Sat. Jul 13th, 2024



John Kerry
Muqata’a Presidential Compound
January 4, 2014


Mr. EREKAT: I think this is the 21st meeting between President Abbas and Secretary Kerry. It was a sleepless night last night and today also. Secretary Kerry has exerted every possible effort in order to achieve a two-state solution, a state of Palestine to live side by side with the state of Israel in peace and security in the 1967 lines.

What Secretary Kerry is doing – and let me repeat it in front of him – is not an interim agreement. It’s not a transitional period that’s beyond us. We’re working hard to achieve an agreement on all core issues. No one benefits more from the success of Secretary Kerry’s efforts than Palestinians, and no one stands to lose more of failure than Palestinians. Failure to us is not an option. We really are doing everything humanly possible to ensure the success of Secretary Kerry. We really hope that the Israeli side would refrain from any acts that may prejudice or preempt the outcome of permanent status negotiations, i.e., settlement activity and home demolitions.

Secretary Kerry – I have read in the papers that he presented papers, documents. Up till this moment, Secretary Kerry has shared ideas. We’re discussing these ideas. The job is not done yet. We have meetings scheduled for next week, and I think the Secretary will be coming back in the days ahead.

Mr. Secretary, President Abbas appreciates your efforts, we appreciate your effort, and thank you very much.

SECRETARY KERRY: Thank you very much, Saeb. Thank you. Well, thank you very much, Saeb Erekat, the chief negotiator for the Palestinians. I want to thank President Abbas for his renewed hospitality, and I am very grateful to his whole team for the generous way in which they receive us here, for the time they give to this, and the effort they put into it.

Let me be very clear about what we are doing now and where we are. As Saeb said, this is perhaps the 21st meeting. I can’t even measure from when. But I will say that we are working with great intensity, with serious purpose, with the commitment to trying to resolve this conflict that has gone on for many years too long, and which I think presents us now with the possibility of trying to find a framework agreement which would really lay out the end game and lay out the framework for the major issues to guide the negotiations from this point forward. As Saeb said, we’re not there yet, but we are making progress and we are beginning to flesh out the toughest hurdles yet to be overcome.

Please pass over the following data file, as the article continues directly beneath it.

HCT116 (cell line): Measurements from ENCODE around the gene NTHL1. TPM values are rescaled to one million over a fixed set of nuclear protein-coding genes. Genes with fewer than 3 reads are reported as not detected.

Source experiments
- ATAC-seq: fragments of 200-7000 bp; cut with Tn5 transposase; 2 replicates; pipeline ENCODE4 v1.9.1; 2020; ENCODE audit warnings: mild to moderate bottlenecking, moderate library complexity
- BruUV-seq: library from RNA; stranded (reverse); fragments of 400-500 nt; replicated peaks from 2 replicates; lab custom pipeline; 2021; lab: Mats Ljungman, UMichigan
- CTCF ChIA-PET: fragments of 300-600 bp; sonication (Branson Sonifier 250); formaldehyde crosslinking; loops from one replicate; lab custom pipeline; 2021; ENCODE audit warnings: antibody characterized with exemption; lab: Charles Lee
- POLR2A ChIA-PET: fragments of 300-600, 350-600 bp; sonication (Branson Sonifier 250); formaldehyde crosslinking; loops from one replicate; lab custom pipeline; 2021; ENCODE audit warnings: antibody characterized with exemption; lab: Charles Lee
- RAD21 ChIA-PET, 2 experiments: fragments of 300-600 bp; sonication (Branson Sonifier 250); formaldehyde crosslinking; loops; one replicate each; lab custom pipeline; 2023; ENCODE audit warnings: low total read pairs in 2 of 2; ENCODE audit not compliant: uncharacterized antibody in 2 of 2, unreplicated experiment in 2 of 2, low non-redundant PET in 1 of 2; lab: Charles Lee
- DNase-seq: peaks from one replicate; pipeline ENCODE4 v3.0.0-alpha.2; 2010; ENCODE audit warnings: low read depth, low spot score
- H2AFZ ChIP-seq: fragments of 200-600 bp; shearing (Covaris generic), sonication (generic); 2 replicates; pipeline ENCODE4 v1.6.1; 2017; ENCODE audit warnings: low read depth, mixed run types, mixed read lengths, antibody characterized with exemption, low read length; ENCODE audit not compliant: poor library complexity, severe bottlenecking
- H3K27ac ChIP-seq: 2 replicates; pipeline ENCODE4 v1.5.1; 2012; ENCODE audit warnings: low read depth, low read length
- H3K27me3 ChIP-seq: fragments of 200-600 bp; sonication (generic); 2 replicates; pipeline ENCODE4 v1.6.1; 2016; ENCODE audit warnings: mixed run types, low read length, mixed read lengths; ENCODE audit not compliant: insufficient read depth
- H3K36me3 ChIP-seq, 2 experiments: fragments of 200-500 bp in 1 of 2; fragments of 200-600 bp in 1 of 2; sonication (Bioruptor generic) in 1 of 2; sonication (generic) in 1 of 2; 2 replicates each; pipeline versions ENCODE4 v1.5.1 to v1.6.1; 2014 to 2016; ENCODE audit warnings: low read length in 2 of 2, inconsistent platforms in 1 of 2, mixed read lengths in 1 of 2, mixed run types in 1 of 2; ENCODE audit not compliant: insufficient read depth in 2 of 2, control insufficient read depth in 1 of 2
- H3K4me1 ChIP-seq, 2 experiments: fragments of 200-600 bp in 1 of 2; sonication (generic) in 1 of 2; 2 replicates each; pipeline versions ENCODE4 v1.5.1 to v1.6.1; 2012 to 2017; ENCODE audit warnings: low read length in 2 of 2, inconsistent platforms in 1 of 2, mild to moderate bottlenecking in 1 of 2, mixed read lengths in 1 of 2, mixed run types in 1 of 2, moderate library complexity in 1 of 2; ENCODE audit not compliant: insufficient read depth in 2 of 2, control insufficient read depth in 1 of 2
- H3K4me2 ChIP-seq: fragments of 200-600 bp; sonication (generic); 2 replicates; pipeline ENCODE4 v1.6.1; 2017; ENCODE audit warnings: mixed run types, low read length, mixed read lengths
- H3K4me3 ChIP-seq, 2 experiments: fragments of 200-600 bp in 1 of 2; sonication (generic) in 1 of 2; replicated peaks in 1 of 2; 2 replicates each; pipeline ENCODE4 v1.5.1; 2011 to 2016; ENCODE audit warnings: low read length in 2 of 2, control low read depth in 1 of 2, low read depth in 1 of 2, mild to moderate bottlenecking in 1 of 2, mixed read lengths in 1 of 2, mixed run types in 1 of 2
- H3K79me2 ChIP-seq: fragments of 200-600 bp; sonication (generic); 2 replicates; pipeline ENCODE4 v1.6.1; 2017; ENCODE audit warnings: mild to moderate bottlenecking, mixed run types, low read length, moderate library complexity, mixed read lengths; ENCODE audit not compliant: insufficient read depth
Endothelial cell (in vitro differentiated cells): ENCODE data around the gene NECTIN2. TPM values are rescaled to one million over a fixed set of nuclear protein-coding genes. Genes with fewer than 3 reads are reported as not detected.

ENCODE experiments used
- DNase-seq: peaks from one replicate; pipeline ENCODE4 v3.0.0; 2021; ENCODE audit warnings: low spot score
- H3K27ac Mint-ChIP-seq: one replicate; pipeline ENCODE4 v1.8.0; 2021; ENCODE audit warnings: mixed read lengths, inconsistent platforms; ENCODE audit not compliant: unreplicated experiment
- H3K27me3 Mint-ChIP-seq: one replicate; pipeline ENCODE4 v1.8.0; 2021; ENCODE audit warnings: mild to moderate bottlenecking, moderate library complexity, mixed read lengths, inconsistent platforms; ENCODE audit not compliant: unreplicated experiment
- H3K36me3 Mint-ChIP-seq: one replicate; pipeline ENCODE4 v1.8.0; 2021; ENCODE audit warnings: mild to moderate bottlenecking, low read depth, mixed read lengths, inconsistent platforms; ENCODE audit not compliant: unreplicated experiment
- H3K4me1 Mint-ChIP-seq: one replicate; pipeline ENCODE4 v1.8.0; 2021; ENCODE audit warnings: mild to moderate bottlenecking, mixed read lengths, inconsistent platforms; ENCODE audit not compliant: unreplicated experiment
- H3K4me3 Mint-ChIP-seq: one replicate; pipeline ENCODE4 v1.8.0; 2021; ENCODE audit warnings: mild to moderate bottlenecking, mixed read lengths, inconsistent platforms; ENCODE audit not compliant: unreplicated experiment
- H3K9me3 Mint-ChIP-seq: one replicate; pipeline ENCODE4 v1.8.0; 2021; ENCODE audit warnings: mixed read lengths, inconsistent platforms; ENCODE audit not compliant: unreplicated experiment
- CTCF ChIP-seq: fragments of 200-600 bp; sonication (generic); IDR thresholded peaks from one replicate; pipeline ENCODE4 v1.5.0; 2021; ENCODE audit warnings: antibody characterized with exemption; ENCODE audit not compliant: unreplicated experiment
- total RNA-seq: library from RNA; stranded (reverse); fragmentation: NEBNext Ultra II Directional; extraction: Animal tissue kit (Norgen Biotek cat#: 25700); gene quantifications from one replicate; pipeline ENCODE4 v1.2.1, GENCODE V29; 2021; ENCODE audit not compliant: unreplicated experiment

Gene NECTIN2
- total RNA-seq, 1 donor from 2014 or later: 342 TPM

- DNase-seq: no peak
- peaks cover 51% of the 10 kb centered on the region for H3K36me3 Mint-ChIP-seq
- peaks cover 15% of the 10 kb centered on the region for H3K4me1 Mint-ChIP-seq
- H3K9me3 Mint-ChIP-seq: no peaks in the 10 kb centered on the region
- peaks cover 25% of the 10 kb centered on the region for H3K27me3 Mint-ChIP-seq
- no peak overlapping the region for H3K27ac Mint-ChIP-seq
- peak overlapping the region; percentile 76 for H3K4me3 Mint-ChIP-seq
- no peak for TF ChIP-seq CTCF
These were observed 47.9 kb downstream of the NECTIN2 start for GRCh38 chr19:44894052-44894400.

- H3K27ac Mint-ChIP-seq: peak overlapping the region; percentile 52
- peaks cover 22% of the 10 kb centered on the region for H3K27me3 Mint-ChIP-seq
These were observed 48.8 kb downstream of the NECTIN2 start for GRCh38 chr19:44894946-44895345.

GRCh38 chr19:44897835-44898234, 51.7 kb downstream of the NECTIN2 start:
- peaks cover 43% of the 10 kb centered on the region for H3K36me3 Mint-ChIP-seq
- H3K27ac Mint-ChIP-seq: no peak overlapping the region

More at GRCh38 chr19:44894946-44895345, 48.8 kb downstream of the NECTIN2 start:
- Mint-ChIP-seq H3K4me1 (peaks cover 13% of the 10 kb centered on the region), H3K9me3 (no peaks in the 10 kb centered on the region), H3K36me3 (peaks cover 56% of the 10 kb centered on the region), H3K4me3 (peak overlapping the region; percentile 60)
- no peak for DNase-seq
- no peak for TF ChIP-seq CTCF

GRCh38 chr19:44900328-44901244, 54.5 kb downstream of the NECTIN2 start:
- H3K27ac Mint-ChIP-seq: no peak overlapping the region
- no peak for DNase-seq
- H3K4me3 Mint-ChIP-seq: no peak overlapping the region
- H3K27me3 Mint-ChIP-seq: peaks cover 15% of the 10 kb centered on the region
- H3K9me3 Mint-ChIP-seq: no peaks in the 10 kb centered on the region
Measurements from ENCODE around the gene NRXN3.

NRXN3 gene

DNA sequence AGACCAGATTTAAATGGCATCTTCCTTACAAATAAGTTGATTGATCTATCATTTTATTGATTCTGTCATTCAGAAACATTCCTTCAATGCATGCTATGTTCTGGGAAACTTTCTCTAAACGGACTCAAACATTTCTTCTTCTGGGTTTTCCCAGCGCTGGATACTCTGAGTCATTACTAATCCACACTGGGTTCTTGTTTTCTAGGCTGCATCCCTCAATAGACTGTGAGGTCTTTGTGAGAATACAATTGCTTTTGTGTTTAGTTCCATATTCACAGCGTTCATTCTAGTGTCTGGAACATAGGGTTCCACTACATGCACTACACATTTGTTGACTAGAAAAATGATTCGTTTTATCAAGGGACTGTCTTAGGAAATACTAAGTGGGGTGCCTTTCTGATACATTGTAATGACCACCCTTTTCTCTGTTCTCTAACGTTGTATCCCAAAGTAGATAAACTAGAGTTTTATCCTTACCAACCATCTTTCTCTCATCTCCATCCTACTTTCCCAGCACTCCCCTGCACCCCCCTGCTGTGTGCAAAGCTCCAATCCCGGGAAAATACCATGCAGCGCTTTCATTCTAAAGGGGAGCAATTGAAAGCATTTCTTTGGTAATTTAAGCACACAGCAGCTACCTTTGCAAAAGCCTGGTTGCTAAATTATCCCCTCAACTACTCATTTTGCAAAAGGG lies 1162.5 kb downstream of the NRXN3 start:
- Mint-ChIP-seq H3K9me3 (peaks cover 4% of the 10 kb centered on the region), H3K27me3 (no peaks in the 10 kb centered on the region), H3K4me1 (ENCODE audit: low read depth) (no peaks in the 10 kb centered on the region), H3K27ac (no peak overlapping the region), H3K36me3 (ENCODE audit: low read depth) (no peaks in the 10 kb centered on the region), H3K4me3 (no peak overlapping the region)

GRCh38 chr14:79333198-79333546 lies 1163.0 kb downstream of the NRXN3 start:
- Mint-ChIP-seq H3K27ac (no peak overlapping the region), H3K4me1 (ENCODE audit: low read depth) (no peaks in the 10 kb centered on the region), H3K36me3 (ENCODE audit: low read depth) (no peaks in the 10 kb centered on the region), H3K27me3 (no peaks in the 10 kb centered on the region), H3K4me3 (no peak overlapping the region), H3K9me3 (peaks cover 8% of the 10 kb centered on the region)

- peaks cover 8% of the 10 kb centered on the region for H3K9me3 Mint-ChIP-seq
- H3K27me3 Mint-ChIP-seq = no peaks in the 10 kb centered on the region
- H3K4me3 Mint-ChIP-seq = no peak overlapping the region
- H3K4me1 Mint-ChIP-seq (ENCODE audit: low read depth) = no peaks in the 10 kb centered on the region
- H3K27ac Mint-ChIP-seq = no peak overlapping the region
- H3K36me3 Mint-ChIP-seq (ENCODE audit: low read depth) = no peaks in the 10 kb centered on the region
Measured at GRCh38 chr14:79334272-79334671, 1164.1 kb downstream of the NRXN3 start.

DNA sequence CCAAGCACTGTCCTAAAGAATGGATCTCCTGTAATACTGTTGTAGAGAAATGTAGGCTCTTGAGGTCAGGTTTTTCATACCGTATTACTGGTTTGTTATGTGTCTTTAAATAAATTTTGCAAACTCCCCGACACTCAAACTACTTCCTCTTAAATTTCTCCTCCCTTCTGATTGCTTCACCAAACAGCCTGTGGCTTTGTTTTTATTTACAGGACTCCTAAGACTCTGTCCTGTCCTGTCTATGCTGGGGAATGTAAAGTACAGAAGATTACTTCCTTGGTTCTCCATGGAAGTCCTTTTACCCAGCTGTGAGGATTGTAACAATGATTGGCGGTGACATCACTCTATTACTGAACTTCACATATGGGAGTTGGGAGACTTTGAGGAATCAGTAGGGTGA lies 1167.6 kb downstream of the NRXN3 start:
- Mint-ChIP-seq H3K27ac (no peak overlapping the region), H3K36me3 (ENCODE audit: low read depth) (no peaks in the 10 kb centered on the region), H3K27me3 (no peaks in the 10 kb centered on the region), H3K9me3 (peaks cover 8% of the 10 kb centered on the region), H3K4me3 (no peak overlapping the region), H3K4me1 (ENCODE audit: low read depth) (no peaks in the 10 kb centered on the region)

I want to thank President Abbas for the progress we made today, the issues we discussed. I will be going from here back to Jerusalem, where tonight I will meet with Prime Minister Netanyahu. Tomorrow, I will go to Jordan to meet with King Abdullah and Foreign Minister Nasser Judeh, and from there I will fly to Saudi Arabia where I will meet with King Abdullah in order to talk about where we are, what we’re trying to do in the days ahead.

Next weekend, I will meet with the Arab League Follow-on Committee with respect to the Arab Peace Initiative. And during this week, our teams will continue to work to try to lay the foundation and the groundwork for the progress needed in order for me to come back and take the next steps.

So this is hard work. There are narrative issues; difficult, complicated years of mistrust that have been built up, all of which as to be worked through and undone, and a pathway has to be laid down in which the parties can have confidence that they know what is happening and that the road ahead is real, not illusory.

So I remain hopeful as I have been, and I am confident that the talks we’ve had in the last two days have already fleshed out and even resolved certain kinds of issues and presented new opportunities for others. That’s the name of this game. It’s a tough process, step by step, day by day. But if people continue to act in good faith, as the leaders have – both President Abbas and Prime Minister Netanyahu have been criticized, both have been demonstrated against, both have been editorialized against, and both have been subjected to difficult questions from members of their own parties and bases as well as from other people.

But both have remained absolutely steadfast to this effort and committed to the notion that two peoples living side by side in peace and security is a goal worth fighting for and that the progress being made is sufficient to encourage people to keep going. So that’s exactly what we’re going to do, and I think over the next week we have some very serious homework – all of us – to do.

Thank you very much.



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